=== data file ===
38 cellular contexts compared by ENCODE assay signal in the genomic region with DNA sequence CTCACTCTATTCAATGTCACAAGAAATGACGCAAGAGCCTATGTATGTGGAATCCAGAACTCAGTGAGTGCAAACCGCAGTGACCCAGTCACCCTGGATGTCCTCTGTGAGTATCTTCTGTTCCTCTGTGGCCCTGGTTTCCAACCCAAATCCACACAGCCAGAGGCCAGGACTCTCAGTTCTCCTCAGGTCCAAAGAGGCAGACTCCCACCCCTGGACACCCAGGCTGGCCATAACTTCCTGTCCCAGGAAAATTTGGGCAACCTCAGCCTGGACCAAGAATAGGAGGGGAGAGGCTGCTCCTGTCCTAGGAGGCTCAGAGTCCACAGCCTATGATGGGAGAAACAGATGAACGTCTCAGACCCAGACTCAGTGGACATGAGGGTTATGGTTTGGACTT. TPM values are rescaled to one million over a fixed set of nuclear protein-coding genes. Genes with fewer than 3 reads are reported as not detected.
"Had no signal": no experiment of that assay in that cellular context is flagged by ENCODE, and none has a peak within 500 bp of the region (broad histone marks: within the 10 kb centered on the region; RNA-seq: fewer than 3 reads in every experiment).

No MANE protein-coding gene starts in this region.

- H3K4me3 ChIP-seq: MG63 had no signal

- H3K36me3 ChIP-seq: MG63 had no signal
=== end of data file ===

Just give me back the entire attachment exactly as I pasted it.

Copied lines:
38 cellular contexts compared by ENCODE assay signal in the genomic region with DNA sequence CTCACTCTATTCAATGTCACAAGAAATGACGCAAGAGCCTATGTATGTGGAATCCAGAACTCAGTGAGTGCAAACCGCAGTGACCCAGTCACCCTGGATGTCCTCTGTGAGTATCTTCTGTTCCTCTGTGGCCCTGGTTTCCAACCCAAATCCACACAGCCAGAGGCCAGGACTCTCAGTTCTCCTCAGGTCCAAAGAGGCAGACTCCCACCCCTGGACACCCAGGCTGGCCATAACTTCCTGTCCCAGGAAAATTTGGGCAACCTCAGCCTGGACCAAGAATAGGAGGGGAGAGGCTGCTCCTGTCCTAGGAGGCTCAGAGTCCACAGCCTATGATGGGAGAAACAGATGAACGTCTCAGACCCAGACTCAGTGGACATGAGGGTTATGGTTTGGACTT. TPM values are rescaled to one million over a fixed set of nuclear protein-coding genes. Genes with fewer than 3 reads are reported as not detected.
"Had no signal": no experiment of that assay in that cellular context is flagged by ENCODE, and none has a peak within 500 bp of the region (broad histone marks: within the 10 kb centered on the region; RNA-seq: fewer than 3 reads in every experiment).

No MANE protein-coding gene starts in this region.

- H3K4me3 ChIP-seq: MG63 had no signal

- H3K36me3 ChIP-seq: MG63 had no signal